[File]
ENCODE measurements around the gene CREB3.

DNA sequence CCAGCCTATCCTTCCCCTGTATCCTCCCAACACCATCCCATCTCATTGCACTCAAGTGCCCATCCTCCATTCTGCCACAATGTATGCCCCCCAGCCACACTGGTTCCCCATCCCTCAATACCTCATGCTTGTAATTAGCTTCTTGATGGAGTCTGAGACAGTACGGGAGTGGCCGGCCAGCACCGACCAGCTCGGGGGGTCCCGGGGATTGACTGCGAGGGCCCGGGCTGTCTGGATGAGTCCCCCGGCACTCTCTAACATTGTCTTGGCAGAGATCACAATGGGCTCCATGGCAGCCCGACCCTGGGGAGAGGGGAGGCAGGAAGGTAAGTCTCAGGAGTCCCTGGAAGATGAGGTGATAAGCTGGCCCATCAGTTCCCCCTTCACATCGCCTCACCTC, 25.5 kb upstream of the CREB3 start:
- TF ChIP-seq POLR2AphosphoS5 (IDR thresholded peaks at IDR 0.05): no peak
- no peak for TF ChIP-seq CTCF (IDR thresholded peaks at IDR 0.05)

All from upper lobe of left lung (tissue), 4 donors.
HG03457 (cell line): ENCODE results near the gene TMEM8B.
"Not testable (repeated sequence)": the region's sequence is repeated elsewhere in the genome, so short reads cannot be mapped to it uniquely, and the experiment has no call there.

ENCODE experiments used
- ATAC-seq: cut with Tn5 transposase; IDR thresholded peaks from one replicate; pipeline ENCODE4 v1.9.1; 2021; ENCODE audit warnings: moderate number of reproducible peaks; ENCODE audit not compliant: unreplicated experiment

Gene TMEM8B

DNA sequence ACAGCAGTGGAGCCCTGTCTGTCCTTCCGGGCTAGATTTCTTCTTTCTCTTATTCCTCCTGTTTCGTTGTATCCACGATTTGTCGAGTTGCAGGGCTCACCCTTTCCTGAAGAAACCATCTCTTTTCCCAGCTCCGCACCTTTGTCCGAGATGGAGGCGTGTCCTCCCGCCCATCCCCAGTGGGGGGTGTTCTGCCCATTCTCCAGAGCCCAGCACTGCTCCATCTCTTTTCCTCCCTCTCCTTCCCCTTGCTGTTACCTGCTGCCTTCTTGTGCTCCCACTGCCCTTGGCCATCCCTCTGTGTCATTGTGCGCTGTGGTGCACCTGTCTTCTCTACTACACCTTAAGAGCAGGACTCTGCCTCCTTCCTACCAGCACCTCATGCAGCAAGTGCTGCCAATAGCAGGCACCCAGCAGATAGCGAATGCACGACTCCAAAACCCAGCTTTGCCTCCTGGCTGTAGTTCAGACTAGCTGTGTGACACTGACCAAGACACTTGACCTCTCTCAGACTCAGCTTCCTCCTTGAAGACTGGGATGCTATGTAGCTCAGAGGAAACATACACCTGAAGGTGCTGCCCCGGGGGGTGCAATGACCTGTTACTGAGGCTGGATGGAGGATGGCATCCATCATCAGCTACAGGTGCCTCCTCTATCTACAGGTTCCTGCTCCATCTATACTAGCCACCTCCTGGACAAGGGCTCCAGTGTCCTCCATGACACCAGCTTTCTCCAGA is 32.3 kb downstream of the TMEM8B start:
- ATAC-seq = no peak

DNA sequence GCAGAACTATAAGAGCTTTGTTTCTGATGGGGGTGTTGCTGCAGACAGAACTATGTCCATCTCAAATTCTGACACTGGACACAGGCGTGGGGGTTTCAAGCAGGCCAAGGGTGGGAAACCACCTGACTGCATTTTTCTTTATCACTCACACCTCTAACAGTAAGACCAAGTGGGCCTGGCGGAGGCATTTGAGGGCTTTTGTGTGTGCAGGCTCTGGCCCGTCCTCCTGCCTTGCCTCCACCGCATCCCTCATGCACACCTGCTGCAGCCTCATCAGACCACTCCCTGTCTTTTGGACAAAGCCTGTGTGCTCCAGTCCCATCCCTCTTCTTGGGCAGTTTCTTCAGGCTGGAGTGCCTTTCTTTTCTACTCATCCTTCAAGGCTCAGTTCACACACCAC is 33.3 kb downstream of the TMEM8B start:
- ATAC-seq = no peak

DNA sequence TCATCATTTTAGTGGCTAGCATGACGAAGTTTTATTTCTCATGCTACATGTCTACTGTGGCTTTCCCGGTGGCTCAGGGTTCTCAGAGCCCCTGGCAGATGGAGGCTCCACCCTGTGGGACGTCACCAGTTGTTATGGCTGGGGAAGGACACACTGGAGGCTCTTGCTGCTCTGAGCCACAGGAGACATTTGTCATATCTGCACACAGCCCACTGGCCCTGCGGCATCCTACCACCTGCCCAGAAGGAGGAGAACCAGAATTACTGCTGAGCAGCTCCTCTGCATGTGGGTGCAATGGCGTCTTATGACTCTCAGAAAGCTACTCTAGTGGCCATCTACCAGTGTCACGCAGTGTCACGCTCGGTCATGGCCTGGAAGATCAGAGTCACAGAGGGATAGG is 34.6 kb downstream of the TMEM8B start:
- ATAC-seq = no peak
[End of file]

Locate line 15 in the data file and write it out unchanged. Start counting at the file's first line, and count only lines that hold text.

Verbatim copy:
DNA sequence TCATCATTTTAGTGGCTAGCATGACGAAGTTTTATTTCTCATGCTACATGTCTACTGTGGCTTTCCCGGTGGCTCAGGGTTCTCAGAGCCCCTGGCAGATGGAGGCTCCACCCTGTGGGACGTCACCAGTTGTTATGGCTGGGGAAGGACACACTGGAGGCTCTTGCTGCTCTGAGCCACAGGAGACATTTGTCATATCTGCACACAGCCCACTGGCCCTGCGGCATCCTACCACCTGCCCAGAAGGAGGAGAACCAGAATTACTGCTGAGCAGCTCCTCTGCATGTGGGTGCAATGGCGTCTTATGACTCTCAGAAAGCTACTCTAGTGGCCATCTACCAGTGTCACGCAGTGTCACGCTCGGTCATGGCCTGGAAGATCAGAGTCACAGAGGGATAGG is 34.6 kb downstream of the TMEM8B start: